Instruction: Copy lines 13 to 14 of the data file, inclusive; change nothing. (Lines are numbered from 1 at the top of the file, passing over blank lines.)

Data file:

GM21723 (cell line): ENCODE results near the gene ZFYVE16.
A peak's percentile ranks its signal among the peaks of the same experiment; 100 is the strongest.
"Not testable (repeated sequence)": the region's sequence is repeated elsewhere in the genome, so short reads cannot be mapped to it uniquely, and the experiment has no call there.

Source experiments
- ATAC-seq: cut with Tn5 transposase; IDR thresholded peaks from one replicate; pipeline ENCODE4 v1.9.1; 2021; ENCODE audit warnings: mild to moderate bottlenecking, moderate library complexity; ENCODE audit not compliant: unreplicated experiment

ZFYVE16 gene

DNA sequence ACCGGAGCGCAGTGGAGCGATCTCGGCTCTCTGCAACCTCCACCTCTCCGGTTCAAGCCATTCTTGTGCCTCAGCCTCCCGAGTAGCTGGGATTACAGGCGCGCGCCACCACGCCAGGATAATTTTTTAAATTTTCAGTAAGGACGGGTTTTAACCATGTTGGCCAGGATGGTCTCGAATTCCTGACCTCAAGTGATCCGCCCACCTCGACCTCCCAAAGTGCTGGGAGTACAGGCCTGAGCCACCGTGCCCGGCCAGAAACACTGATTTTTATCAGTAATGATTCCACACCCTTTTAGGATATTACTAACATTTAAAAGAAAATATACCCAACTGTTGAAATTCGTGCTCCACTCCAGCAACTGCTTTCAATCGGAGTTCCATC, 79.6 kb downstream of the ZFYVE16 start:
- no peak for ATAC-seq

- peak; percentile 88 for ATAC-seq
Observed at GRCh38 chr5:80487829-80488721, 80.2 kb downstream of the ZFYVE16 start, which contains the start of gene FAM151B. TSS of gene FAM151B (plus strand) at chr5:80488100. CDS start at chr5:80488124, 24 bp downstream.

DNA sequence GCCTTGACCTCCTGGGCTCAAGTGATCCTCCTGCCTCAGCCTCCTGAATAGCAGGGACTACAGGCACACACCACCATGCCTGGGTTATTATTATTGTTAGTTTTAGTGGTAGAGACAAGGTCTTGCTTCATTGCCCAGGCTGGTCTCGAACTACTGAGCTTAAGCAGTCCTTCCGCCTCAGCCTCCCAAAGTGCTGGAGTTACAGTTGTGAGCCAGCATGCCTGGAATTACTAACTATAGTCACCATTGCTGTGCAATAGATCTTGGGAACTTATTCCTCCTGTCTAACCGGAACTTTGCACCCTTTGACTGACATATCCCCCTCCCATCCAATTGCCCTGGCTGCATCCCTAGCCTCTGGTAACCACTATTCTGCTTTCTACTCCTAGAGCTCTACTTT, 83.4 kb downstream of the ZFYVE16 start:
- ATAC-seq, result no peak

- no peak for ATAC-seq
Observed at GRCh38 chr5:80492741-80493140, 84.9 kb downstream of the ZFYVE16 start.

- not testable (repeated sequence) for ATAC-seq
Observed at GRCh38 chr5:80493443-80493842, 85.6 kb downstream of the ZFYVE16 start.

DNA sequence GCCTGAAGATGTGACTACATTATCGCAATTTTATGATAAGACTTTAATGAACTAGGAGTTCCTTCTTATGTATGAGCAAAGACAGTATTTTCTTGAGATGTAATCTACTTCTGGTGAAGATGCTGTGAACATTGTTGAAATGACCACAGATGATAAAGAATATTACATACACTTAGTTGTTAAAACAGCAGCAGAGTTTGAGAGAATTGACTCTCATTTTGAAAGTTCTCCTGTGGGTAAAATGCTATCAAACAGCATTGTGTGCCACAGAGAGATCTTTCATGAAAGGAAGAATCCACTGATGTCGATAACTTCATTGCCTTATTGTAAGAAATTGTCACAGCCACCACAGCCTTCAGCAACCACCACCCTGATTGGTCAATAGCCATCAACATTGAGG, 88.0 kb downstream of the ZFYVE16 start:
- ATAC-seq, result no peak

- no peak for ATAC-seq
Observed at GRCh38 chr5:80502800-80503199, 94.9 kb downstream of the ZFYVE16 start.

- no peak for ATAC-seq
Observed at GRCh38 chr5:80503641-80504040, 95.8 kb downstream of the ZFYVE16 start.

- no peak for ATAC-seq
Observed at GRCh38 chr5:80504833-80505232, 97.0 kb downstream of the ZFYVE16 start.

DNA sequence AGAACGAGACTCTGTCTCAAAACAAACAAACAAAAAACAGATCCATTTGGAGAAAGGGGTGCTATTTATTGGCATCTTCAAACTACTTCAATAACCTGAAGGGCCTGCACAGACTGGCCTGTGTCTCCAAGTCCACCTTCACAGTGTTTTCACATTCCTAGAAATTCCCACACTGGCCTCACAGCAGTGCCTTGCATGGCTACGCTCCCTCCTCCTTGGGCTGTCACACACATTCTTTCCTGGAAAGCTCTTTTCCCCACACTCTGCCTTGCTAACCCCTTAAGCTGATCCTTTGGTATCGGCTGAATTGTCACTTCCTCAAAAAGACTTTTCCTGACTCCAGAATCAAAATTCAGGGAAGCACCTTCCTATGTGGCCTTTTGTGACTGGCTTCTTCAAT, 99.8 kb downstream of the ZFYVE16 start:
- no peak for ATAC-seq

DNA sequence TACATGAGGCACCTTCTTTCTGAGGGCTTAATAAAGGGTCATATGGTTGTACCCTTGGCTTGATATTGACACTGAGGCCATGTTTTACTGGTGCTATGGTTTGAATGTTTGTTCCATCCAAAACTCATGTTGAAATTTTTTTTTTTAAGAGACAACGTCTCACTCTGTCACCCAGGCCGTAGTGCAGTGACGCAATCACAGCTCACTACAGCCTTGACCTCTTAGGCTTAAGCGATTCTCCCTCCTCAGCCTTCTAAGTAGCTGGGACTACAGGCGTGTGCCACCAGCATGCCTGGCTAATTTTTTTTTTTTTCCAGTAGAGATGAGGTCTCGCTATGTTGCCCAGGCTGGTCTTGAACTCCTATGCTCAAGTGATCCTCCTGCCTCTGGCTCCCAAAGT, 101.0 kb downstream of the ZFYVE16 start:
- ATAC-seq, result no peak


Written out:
- no peak for ATAC-seq
Observed at GRCh38 chr5:80492741-80493140, 84.9 kb downstream of the ZFYVE16 start.